A friend of mine sent me a link on craft beer trends for next year. My take on that?
- Lagers are due for some attention from craft breweries but I don’t know why they’d show up in fall: seasonally lagers make more sense in summer. That said: lagers don’t get a lot of attention because the macrobreweries have that style on lockdown. I’m not very hopeful for this one.
- IPAs as grapefruit juice: is SO 2016. Please no.
- Milk stouts…I can’t say that I’d be displeased about those but I’ve already made my own! Multiple times even and again this weekend. So for once, I’m ahead of the curve!
- Coffee beers…where has this person been? Coffee stouts have been a staple of the craft brew scene for at least a decade, as far as I can recall. They can’t be a new trend if they’re already there.
- Kolsch…you do whatever you want with your kolsch but until it’s better or more interesting than Old Town Brewing’s beer, I’m hard pressed to care. And that style is damned hard to do well, so I don’t expect this one to ring true. Especially with the “experimentation” angle being put forth. Kolsch is so light that adding any flavor will allow that flavor to dominate the beer.
- Gose have been on the cusp of making it big for about two years, maybe three. If the GABF has shown the writer that breweries are finding a way to make the style break into the big time, I’m all for it: the style of beer is really interesting and especially refreshing in warm weather.
And that the hot take on…uh, another hot take?
I don’t know but:
If I bring a 7/8ths full beer back to the bartender-Fremont’s Field to Ferment, in this instance-and say “I don’t want this, it’s got an awful, dirty taste on the back end and can’t drink it.”
and the bartender samples the beer and says “I can see where you’re coming from.”
Then I believe the response should be to offer me a replacement, not the opportunity to purchase another beer.
So…Rainier did a pale ale. I have thrown myself upon that sword in order to tell you about it.
The Rainier Mountain Ale: nose is sweet, more malt oriented. There’s also a hint of that lager funk that disappears quickly. However, the flavor is…weird. There’s a bitterness on the finish that rises up after a few sips but I’m not getting something to counterbalance it. The midrange is a bit invisible; there just isn’t much there to set this beer up for something good. What is in the midrange: a little bit of banana.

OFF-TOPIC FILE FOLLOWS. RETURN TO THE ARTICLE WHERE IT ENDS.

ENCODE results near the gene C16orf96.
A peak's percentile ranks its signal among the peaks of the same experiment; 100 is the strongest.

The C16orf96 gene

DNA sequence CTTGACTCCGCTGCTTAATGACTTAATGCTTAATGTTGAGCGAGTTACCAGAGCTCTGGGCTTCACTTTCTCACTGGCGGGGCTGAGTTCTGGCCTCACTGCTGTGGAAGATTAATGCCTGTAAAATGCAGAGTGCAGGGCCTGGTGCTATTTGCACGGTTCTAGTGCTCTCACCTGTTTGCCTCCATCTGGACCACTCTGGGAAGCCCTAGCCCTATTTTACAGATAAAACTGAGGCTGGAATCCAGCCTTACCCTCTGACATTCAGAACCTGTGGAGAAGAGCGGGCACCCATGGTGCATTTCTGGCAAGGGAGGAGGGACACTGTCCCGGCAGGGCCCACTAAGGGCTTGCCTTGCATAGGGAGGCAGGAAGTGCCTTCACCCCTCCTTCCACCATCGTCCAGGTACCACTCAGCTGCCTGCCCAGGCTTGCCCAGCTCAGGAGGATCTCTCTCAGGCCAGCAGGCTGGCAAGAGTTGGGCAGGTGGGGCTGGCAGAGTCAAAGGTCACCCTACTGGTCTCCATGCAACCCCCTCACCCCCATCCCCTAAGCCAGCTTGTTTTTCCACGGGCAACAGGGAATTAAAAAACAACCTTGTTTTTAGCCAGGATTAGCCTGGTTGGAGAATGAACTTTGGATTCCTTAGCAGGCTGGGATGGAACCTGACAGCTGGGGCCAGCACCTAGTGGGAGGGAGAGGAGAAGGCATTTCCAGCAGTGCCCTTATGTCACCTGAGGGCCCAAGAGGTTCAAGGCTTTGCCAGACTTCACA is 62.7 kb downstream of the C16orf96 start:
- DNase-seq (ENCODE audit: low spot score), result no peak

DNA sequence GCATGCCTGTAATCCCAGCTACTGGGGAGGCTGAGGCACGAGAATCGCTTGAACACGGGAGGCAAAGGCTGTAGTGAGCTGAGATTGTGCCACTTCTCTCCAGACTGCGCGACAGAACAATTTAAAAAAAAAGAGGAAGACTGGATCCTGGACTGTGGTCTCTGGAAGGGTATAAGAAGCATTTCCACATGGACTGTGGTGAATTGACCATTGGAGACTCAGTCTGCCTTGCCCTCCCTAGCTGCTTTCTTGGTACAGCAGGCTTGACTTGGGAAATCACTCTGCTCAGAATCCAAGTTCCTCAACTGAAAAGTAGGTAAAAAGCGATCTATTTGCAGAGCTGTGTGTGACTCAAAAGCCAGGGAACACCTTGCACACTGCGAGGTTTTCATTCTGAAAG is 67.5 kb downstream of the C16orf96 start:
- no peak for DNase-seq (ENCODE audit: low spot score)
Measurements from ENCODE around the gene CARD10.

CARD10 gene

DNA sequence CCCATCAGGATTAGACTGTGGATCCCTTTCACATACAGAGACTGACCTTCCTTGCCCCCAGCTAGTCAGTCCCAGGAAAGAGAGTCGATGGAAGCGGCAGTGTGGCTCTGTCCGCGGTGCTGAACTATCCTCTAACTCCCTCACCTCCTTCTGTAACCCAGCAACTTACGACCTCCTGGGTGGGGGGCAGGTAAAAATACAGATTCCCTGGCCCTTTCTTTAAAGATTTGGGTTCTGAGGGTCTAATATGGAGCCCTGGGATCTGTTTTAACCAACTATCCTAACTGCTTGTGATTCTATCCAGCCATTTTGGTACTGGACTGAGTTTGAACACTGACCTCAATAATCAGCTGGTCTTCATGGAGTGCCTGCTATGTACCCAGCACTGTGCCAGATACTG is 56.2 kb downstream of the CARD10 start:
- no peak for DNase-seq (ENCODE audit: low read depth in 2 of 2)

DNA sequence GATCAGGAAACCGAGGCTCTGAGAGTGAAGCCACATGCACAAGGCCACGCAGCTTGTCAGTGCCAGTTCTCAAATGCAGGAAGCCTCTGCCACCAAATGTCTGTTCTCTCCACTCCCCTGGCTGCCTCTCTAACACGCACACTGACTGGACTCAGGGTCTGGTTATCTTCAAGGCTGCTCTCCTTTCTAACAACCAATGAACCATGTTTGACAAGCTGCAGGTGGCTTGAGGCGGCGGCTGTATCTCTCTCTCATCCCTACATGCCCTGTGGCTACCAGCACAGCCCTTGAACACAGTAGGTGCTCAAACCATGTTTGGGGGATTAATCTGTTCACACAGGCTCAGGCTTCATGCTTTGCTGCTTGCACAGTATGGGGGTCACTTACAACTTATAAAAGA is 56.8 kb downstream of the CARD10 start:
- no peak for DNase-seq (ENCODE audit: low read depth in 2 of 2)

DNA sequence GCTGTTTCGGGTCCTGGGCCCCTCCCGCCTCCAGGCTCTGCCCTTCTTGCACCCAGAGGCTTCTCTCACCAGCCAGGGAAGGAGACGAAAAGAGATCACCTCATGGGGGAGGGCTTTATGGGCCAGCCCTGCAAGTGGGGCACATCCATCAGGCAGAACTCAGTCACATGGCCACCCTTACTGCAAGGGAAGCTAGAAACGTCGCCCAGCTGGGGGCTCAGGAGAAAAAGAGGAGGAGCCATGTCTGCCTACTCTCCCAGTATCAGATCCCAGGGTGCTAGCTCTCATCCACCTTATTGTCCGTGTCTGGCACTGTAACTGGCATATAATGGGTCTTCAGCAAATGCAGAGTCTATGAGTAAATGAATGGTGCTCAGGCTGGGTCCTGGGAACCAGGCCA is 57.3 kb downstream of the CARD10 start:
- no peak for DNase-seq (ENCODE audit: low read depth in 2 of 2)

I can’t go for that. Rainier lager I can recommend: it is what it says. This? I feel like it’s a confused statement and it leads me nowhere. Words mean things and pale ales should be hoppy. Somewhere. Somehow.
This isn’t it.
I thought this was a pretty cool article on the strides women are making in the craft beer field. It has a Portland-centric thread running through it, so I’m a little biased here.
Stone’s Enjoy By 10.31 has super juicy grapefruit flavors, with a surprisingly restrained bitterness on the finish. There’s also some mango that shows up as the beer warms and that addition is definitely a welcome change to the one-dimensional IPAs I’ve had all year. It’s definitely trying to live up to it’s freshness date and the devil in me wants to try some on 11.14, to see how significantly the beer really changes. As it stands though, it’s pretty good-although the scent qualities are quite restrained. I can still put a few of these down if I want, because there’s enough sweetness to keep the whole thing sticky-ed together.